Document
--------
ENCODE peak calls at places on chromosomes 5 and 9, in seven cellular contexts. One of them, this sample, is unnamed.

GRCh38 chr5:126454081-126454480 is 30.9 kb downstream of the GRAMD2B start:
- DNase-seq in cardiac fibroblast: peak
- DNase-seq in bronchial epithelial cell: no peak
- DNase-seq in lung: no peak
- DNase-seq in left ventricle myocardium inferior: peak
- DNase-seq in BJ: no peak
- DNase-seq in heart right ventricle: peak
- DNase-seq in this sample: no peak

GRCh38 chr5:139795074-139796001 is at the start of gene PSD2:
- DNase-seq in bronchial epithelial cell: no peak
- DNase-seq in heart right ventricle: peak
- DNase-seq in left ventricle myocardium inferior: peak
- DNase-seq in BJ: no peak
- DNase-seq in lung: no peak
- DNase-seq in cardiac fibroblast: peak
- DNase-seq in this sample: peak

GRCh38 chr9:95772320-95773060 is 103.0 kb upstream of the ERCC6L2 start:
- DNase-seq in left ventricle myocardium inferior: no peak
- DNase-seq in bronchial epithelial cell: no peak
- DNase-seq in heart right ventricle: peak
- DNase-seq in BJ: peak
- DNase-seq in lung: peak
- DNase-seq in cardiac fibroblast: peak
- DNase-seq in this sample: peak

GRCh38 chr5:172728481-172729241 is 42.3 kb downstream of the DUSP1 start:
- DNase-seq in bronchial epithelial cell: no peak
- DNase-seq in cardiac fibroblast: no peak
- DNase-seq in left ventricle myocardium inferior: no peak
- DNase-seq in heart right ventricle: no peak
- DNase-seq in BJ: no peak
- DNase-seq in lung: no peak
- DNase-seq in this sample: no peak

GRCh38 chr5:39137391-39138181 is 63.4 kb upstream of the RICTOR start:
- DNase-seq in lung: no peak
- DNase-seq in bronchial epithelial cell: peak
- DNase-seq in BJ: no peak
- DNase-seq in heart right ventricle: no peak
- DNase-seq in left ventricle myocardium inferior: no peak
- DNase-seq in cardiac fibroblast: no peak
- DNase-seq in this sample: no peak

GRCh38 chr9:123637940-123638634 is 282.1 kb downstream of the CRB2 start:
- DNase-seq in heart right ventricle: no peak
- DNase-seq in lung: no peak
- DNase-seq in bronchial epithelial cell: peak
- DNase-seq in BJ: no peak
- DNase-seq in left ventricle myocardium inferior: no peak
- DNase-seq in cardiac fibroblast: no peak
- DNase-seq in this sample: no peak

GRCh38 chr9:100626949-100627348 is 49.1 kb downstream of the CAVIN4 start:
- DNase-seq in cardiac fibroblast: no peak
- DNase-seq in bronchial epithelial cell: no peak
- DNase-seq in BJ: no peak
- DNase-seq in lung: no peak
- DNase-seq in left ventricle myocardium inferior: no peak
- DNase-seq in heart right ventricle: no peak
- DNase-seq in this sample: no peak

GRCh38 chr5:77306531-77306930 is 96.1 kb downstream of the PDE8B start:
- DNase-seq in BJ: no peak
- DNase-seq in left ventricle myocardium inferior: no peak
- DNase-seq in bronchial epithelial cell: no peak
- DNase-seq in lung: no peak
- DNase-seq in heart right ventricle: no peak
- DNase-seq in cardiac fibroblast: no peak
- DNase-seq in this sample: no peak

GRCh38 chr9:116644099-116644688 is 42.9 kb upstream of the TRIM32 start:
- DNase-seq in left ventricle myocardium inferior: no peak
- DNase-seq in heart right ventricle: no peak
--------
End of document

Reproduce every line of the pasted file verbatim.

ENCODE peak calls at places on chromosomes 5 and 9, in seven cellular contexts. One of them, this sample, is unnamed.

GRCh38 chr5:126454081-126454480 is 30.9 kb downstream of the GRAMD2B start:
- DNase-seq in cardiac fibroblast: peak
- DNase-seq in bronchial epithelial cell: no peak
- DNase-seq in lung: no peak
- DNase-seq in left ventricle myocardium inferior: peak
- DNase-seq in BJ: no peak
- DNase-seq in heart right ventricle: peak
- DNase-seq in this sample: no peak

GRCh38 chr5:139795074-139796001 is at the start of gene PSD2:
- DNase-seq in bronchial epithelial cell: no peak
- DNase-seq in heart right ventricle: peak
- DNase-seq in left ventricle myocardium inferior: peak
- DNase-seq in BJ: no peak
- DNase-seq in lung: no peak
- DNase-seq in cardiac fibroblast: peak
- DNase-seq in this sample: peak

GRCh38 chr9:95772320-95773060 is 103.0 kb upstream of the ERCC6L2 start:
- DNase-seq in left ventricle myocardium inferior: no peak
- DNase-seq in bronchial epithelial cell: no peak
- DNase-seq in heart right ventricle: peak
- DNase-seq in BJ: peak
- DNase-seq in lung: peak
- DNase-seq in cardiac fibroblast: peak
- DNase-seq in this sample: peak

GRCh38 chr5:172728481-172729241 is 42.3 kb downstream of the DUSP1 start:
- DNase-seq in bronchial epithelial cell: no peak
- DNase-seq in cardiac fibroblast: no peak
- DNase-seq in left ventricle myocardium inferior: no peak
- DNase-seq in heart right ventricle: no peak
- DNase-seq in BJ: no peak
- DNase-seq in lung: no peak
- DNase-seq in this sample: no peak

GRCh38 chr5:39137391-39138181 is 63.4 kb upstream of the RICTOR start:
- DNase-seq in lung: no peak
- DNase-seq in bronchial epithelial cell: peak
- DNase-seq in BJ: no peak
- DNase-seq in heart right ventricle: no peak
- DNase-seq in left ventricle myocardium inferior: no peak
- DNase-seq in cardiac fibroblast: no peak
- DNase-seq in this sample: no peak

GRCh38 chr9:123637940-123638634 is 282.1 kb downstream of the CRB2 start:
- DNase-seq in heart right ventricle: no peak
- DNase-seq in lung: no peak
- DNase-seq in bronchial epithelial cell: peak
- DNase-seq in BJ: no peak
- DNase-seq in left ventricle myocardium inferior: no peak
- DNase-seq in cardiac fibroblast: no peak
- DNase-seq in this sample: no peak

GRCh38 chr9:100626949-100627348 is 49.1 kb downstream of the CAVIN4 start:
- DNase-seq in cardiac fibroblast: no peak
- DNase-seq in bronchial epithelial cell: no peak
- DNase-seq in BJ: no peak
- DNase-seq in lung: no peak
- DNase-seq in left ventricle myocardium inferior: no peak
- DNase-seq in heart right ventricle: no peak
- DNase-seq in this sample: no peak

GRCh38 chr5:77306531-77306930 is 96.1 kb downstream of the PDE8B start:
- DNase-seq in BJ: no peak
- DNase-seq in left ventricle myocardium inferior: no peak
- DNase-seq in bronchial epithelial cell: no peak
- DNase-seq in lung: no peak
- DNase-seq in heart right ventricle: no peak
- DNase-seq in cardiac fibroblast: no peak
- DNase-seq in this sample: no peak

GRCh38 chr9:116644099-116644688 is 42.9 kb upstream of the TRIM32 start:
- DNase-seq in left ventricle myocardium inferior: no peak
- DNase-seq in heart right ventricle: no peak